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Thursday, July 9, 2020 12:11 PM
Jeff's avatar

That's why you should look at the 7-day rolling average, which is definitely on the rise in the "spike" states. It normalizes the gaps in reporting.


Jeff - Editor - CoasterBuzz.com - My Blog - Music: The Modern Gen-X - Video

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Friday, July 10, 2020 7:20 AM

Yeah, it's entirely possible that the holiday weekend contributed to those big days, but at the same time the 7 day average is up about 6% nationally. Not huge, but certainly not the trend we want. Hopefully it bends the other way.

On the other hand, we have a lot of active cases right now. And more hospitalizations than at any time since mid-May. Hopefully that's mostly explainable by increased testing, which is up ~75% since then.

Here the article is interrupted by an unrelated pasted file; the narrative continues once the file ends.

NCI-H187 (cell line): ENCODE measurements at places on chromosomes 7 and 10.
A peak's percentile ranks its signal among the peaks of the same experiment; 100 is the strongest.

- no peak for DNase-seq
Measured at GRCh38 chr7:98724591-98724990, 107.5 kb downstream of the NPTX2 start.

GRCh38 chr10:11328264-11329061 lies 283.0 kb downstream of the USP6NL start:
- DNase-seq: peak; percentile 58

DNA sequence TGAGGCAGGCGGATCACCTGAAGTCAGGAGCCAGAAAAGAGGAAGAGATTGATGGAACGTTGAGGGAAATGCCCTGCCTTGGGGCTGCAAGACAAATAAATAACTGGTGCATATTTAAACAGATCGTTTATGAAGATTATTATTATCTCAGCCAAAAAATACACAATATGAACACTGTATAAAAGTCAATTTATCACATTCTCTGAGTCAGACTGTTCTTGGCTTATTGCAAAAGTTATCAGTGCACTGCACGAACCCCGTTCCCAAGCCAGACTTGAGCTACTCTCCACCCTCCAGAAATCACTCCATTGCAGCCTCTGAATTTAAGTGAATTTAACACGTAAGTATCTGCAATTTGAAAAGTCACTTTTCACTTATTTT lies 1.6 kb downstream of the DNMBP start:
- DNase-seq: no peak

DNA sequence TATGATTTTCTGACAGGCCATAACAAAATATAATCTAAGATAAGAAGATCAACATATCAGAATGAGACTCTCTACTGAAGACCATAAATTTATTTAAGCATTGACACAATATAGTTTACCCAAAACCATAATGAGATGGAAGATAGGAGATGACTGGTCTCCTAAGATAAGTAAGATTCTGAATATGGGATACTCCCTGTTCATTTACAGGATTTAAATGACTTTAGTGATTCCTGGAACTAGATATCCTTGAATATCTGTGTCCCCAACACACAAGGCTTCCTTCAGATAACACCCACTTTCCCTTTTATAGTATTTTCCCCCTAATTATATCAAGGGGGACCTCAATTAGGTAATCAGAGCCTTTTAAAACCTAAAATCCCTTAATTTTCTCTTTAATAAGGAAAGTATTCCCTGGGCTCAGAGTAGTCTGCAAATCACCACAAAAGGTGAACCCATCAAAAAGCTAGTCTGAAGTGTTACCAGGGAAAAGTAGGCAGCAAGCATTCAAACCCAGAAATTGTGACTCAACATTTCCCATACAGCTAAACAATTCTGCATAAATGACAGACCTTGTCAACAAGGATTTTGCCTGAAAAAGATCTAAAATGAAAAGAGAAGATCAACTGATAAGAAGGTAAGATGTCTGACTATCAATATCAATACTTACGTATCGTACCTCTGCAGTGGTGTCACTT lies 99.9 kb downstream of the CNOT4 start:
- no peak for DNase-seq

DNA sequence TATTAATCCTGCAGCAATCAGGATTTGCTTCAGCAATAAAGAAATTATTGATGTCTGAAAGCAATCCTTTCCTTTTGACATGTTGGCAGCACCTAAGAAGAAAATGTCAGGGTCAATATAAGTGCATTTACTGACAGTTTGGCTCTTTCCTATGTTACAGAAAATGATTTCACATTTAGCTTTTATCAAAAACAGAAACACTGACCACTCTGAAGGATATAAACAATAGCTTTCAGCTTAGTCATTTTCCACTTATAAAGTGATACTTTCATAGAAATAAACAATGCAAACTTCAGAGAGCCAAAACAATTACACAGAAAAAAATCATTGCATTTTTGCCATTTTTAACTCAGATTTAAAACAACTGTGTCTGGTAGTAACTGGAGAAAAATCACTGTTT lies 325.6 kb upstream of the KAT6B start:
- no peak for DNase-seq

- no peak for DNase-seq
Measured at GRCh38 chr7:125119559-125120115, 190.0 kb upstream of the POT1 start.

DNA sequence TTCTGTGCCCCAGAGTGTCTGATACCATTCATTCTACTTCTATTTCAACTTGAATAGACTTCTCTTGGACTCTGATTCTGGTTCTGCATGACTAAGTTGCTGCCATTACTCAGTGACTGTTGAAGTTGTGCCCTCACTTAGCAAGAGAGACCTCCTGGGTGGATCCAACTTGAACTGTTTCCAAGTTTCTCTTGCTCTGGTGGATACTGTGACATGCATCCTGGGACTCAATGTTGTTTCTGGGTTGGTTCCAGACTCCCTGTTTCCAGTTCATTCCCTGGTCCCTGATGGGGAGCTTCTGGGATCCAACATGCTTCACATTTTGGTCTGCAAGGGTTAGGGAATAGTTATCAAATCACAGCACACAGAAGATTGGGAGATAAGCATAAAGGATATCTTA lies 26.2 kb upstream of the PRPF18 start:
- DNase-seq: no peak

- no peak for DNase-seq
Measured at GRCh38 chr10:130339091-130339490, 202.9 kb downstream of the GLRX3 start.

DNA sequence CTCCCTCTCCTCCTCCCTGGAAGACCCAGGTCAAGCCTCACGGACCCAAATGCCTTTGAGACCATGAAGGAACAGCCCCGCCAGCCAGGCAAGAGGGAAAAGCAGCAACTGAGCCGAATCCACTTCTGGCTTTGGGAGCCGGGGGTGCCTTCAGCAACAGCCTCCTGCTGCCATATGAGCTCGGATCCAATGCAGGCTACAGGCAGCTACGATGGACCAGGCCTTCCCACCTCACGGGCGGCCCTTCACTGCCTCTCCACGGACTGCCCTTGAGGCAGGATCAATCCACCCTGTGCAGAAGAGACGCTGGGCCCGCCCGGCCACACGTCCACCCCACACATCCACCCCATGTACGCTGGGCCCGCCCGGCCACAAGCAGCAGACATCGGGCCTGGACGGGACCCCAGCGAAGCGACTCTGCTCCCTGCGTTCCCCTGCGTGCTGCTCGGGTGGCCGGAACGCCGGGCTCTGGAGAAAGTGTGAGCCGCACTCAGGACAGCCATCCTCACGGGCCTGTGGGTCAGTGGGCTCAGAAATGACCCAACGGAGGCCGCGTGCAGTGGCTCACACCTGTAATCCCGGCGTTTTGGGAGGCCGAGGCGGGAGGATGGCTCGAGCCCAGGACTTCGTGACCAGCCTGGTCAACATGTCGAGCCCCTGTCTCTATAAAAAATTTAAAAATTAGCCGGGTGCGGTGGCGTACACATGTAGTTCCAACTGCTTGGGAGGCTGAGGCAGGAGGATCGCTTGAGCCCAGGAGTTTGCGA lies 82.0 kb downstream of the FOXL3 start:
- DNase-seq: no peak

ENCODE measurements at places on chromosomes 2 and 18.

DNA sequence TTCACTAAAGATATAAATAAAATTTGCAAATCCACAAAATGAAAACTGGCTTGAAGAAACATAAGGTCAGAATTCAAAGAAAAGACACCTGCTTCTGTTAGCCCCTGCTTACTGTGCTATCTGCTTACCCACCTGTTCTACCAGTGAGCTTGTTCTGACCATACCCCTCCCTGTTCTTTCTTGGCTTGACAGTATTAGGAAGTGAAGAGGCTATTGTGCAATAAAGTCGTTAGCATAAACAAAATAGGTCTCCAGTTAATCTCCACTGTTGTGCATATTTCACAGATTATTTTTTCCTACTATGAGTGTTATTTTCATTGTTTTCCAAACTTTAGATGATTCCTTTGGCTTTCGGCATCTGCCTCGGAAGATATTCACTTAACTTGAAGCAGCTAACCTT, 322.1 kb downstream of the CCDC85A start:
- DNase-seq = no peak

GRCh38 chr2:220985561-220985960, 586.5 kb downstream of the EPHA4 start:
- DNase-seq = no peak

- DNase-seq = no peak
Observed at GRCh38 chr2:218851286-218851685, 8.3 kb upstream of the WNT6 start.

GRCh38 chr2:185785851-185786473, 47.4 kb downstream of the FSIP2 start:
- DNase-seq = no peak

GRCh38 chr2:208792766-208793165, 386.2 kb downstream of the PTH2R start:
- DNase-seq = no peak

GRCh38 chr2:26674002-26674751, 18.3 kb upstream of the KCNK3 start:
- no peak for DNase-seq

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Friday, July 10, 2020 9:58 AM

Increased cases being caused (at least in part) by increased testing makes sense. Earlier you had to be in risk group and showing symptoms to get tested; now those requirements have been largely relaxed. So people who were getting the virus but having resolve with little to no issues/problems were not getting tested so we didn't officially identify them.